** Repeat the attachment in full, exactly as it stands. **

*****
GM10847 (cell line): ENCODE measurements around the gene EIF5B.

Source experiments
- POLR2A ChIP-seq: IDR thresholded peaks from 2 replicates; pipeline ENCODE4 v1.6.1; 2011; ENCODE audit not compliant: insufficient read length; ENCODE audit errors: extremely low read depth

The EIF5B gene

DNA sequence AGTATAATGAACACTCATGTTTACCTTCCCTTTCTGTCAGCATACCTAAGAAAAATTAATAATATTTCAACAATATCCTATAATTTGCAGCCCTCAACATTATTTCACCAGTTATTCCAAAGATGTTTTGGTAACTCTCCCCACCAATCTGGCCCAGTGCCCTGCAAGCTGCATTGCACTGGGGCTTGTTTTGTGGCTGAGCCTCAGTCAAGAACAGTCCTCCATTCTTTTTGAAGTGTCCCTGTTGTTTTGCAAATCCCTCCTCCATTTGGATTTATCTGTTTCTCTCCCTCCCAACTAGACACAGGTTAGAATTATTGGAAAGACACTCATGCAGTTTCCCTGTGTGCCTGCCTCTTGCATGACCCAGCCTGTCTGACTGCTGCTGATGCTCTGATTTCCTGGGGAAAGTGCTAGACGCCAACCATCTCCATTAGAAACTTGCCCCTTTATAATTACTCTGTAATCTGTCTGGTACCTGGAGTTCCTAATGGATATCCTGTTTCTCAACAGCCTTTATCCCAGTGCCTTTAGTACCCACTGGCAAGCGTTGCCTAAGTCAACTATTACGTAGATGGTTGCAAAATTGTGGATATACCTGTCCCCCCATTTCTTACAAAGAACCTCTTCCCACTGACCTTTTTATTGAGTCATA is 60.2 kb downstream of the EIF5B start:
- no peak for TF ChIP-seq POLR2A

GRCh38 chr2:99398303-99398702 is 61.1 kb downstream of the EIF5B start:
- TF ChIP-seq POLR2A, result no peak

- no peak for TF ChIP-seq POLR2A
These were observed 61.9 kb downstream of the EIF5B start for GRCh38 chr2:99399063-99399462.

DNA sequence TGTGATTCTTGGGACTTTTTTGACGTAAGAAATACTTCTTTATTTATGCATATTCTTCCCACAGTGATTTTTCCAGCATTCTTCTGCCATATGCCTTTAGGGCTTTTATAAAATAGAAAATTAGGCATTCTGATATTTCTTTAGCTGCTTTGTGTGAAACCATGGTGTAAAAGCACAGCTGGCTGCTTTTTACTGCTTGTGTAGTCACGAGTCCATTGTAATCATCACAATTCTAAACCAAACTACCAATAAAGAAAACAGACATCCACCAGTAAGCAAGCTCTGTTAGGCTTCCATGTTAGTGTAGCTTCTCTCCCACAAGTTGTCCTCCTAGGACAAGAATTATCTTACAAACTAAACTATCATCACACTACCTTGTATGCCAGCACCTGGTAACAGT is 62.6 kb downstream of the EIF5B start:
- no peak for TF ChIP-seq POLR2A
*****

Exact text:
GM10847 (cell line): ENCODE measurements around the gene EIF5B.

Source experiments
- POLR2A ChIP-seq: IDR thresholded peaks from 2 replicates; pipeline ENCODE4 v1.6.1; 2011; ENCODE audit not compliant: insufficient read length; ENCODE audit errors: extremely low read depth

The EIF5B gene

DNA sequence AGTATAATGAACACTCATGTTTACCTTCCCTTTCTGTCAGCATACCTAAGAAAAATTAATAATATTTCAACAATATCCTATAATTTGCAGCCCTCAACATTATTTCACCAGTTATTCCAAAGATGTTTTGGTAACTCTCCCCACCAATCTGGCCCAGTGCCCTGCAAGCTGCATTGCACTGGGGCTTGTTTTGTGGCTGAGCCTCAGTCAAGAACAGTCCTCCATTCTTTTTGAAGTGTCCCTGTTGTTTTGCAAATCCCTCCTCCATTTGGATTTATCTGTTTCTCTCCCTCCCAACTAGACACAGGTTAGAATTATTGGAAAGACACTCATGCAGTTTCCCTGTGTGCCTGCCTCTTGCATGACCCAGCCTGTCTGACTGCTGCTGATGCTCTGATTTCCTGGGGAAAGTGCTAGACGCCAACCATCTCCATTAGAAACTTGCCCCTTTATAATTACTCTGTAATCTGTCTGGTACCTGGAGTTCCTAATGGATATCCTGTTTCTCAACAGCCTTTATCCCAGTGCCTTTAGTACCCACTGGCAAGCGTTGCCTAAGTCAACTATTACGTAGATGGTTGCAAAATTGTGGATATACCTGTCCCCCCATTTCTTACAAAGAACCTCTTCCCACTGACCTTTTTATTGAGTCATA is 60.2 kb downstream of the EIF5B start:
- no peak for TF ChIP-seq POLR2A

GRCh38 chr2:99398303-99398702 is 61.1 kb downstream of the EIF5B start:
- TF ChIP-seq POLR2A, result no peak

- no peak for TF ChIP-seq POLR2A
These were observed 61.9 kb downstream of the EIF5B start for GRCh38 chr2:99399063-99399462.

DNA sequence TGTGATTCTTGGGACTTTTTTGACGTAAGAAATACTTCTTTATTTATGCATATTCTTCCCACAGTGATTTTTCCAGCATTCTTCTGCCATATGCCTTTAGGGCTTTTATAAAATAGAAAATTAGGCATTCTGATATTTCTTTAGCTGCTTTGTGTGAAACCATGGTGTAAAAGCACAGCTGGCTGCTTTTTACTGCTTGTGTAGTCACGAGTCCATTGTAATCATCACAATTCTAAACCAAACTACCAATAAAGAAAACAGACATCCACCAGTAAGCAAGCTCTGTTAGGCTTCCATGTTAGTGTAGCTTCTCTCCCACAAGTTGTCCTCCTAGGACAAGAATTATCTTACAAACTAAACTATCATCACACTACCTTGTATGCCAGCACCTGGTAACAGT is 62.6 kb downstream of the EIF5B start:
- no peak for TF ChIP-seq POLR2A